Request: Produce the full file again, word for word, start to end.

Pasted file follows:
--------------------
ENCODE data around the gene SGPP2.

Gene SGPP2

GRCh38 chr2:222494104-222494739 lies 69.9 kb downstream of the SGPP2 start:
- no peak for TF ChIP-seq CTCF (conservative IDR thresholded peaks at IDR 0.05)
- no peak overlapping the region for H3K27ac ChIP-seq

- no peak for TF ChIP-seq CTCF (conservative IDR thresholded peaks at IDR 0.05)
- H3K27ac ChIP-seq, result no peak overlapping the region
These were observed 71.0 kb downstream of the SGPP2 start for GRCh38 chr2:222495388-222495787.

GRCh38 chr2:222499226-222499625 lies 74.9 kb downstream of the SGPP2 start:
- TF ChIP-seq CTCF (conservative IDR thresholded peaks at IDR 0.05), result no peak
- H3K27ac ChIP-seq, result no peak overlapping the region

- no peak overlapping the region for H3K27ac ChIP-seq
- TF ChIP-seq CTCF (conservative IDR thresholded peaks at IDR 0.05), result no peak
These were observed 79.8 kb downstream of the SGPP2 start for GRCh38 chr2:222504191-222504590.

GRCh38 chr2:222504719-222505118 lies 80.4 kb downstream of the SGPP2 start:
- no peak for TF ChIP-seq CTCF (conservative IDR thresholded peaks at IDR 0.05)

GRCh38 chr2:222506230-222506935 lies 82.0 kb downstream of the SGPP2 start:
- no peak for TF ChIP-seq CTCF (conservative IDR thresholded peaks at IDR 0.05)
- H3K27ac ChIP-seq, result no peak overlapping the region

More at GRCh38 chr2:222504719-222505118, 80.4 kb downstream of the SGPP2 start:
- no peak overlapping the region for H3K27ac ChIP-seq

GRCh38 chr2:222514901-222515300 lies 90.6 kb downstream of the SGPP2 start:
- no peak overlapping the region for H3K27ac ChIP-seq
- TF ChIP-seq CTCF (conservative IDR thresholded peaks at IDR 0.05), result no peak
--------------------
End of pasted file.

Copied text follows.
ENCODE data around the gene SGPP2.

Gene SGPP2

GRCh38 chr2:222494104-222494739 lies 69.9 kb downstream of the SGPP2 start:
- no peak for TF ChIP-seq CTCF (conservative IDR thresholded peaks at IDR 0.05)
- no peak overlapping the region for H3K27ac ChIP-seq

- no peak for TF ChIP-seq CTCF (conservative IDR thresholded peaks at IDR 0.05)
- H3K27ac ChIP-seq, result no peak overlapping the region
These were observed 71.0 kb downstream of the SGPP2 start for GRCh38 chr2:222495388-222495787.

GRCh38 chr2:222499226-222499625 lies 74.9 kb downstream of the SGPP2 start:
- TF ChIP-seq CTCF (conservative IDR thresholded peaks at IDR 0.05), result no peak
- H3K27ac ChIP-seq, result no peak overlapping the region

- no peak overlapping the region for H3K27ac ChIP-seq
- TF ChIP-seq CTCF (conservative IDR thresholded peaks at IDR 0.05), result no peak
These were observed 79.8 kb downstream of the SGPP2 start for GRCh38 chr2:222504191-222504590.

GRCh38 chr2:222504719-222505118 lies 80.4 kb downstream of the SGPP2 start:
- no peak for TF ChIP-seq CTCF (conservative IDR thresholded peaks at IDR 0.05)

GRCh38 chr2:222506230-222506935 lies 82.0 kb downstream of the SGPP2 start:
- no peak for TF ChIP-seq CTCF (conservative IDR thresholded peaks at IDR 0.05)
- H3K27ac ChIP-seq, result no peak overlapping the region

More at GRCh38 chr2:222504719-222505118, 80.4 kb downstream of the SGPP2 start:
- no peak overlapping the region for H3K27ac ChIP-seq

GRCh38 chr2:222514901-222515300 lies 90.6 kb downstream of the SGPP2 start:
- no peak overlapping the region for H3K27ac ChIP-seq
- TF ChIP-seq CTCF (conservative IDR thresholded peaks at IDR 0.05), result no peak